However, while doing my recipe research I found a wealth of information about the mystique of hot cross buns.  Who knew sailors would carry one on board a ship to ensure a safe passage.  Hanging one in your kitchen would guarantee that all your breads would rise.

Old English folklore says if you bake and serve them on Good Friday they will stay good all year and not mold.  I made mine on Easter Sunday because that’s what we always did.  And no, they didn’t last.  But it wasn’t because of a mystical reason – it was because they were warm and soft and yummy.  Duh.

If you shared a bun, it was good luck.  My grandmother used to say “Half for you and half for me, Between us two shall goodwill be“.  Now I know why.  Her grandmother had said it to her and who knows how far back this tradition went on.

In England there are poems and songs surrounding hot cross buns.  A lot of my heritage is based around the UK so I’m not surprised they are an important part of my upbringing.  Somewhere I remember her saying one half penny two half penny which I believe was the price of the buns.  I’ll have to ask my British friends the next time I talk to them.  Still I wonder where these traditions came from.  Some of them are quite powerful.  But the people that remember are long gone.

We as a people now do such a lousy job of retaining our cultural histories.  We forget why we do things – we just know that’s what you do.  Nobody asks why.  Well, actually that’s not true.  I ask why.  My sons used to ask why.  Boy, I wish I had had access to Google back when they were growing up – I would have been the information ninja.  A client of  mine called me that one day and I loved it.  I need to figure out how to put that on a bio somewhere.

No matter your religion, these buns are wonderful.  I posted a copy on my Facebook page and a friend of mine said “even Jews would like these buns.”  True indeed.  Now I am asking myself why wait until Easter to make these (besides the “they are fattening you dope” question.  My mother in law would only eat them around Easter time – and it wasn’t because that was the only time they showed up.  You weren’t supposed to eat them – can’t figure out why.  That goes back to the lost cultural history thing.

That’s it for now.  I’ve been busy posting on my business blog (http://www.egenconsulting.com/patricia-egen-consulting-blog.html) and neglecting my favorite one – talking about food and being southern and doing neat things.  A friend of mine said you haven’t posted recently – go get at it.  Well, Nancy, here you go.

Ciao y’all.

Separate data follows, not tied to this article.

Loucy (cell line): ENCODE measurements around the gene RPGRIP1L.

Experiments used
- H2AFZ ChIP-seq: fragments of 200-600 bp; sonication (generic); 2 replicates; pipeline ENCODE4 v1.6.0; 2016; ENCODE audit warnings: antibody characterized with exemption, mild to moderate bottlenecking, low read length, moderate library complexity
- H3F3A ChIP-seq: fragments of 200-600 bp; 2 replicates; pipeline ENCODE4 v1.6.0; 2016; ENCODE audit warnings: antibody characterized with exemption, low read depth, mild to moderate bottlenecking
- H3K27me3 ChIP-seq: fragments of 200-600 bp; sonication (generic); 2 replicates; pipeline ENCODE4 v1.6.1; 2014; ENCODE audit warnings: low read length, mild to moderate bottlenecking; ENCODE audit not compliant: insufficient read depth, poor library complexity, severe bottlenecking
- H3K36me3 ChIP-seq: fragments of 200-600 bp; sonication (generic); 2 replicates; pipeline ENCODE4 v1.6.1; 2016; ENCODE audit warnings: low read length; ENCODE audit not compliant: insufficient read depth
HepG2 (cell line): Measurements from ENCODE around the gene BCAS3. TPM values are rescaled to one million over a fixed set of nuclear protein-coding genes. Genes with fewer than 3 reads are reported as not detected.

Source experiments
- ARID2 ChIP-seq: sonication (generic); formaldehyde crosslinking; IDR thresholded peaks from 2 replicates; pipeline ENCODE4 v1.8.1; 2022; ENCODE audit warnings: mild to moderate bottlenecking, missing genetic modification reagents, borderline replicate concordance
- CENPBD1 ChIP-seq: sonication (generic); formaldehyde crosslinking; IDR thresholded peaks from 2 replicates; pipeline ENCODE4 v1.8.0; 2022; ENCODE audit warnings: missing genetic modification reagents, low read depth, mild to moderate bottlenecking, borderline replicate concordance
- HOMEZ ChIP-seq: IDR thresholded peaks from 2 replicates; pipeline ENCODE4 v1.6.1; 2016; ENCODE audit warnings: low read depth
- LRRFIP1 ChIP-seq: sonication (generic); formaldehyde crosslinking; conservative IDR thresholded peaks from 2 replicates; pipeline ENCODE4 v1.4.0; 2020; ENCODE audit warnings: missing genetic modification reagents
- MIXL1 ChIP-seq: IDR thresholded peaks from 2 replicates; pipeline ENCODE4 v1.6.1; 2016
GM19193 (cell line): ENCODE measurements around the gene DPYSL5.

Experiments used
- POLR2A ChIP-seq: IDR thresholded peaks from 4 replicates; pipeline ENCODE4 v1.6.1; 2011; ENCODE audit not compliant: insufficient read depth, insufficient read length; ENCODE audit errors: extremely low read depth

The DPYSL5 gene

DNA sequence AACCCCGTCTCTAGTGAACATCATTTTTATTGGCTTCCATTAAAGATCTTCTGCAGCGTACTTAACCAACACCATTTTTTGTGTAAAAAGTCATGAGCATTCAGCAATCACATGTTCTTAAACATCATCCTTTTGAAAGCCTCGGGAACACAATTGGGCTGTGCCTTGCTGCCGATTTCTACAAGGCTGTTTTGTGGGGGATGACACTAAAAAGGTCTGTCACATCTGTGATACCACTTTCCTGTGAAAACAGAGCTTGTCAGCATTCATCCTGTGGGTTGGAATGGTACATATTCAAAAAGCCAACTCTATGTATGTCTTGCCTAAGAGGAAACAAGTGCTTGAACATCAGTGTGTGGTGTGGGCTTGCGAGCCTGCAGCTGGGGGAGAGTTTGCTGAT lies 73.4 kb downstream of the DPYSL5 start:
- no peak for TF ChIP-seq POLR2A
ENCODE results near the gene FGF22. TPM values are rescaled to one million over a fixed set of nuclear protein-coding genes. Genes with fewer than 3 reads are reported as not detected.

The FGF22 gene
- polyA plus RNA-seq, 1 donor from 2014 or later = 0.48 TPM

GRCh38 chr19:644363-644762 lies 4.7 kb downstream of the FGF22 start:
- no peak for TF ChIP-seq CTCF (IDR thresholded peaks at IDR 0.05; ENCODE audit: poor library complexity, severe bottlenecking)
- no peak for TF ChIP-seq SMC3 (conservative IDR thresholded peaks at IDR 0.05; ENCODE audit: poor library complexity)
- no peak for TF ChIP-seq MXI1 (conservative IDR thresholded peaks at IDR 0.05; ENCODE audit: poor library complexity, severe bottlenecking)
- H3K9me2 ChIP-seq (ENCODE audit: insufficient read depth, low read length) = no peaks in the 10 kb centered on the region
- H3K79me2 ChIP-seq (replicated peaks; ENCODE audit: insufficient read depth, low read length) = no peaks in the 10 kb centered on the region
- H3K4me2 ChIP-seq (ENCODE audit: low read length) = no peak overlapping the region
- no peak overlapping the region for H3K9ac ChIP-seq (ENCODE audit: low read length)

Link to the Pioneer Woman recipe:

http://thepioneerwoman.com/cooking/2010/04/hot-cross-buns/

The year has started off rather chilly.  It’s not snowing but it’s dreary and cold.  So, I figured we needed something warm and comforting for dinner this week.  One of the things I miss from Miami are the wonderful hearty Cuban soups.  One of my all time favorites was Caldo Gallego.  I created my own version of it years ago, and decided that would do the trick this week.

What, you might ask, is Caldo Gallego.  It’s really a white bean stew that originated in the Galicia area of Spain.  That area tends to be cooler so warm stews and soups are a staple.

My recipe goes like this:

2 cans white beans

Chorizo or Salami

1 Ham hock and small ham pieces

One large sweet onion – diced

3 cloves of garlic – diced

Olive Oil

1 large turnip – diced small

5 leaves of collards – chopped

3 medium potatoes – diced

6 cups water and 4 cups chicken stock

1 teaspoon Cumin

Instructions:

Saute the chopped up ham hock, ham pieces and salami or chorizo in the olive oil.  After they have browned a bit, add the garlic and onions.  Turn down the heat and saute until the onions are translucent.  Add in the chopped turnips and potatoes.  Saute to absorb the fats.  Next add the beans.  Stir to combine.  In about 5 minutes add the water.  Now, taste the water and add any needed salt.  Add the cumin and any pepper to taste.  Let simmer for about an hour.  Add the collard greens.  Let simmer an hour more.  The more this cooks the better it gets.

Serve with some wonderful earthy bread.

That’s it for now.  Enjoy the recipe.  Ciao y’all.

Follow

Get every new post delivered to your Inbox.

Join 1,418 other followers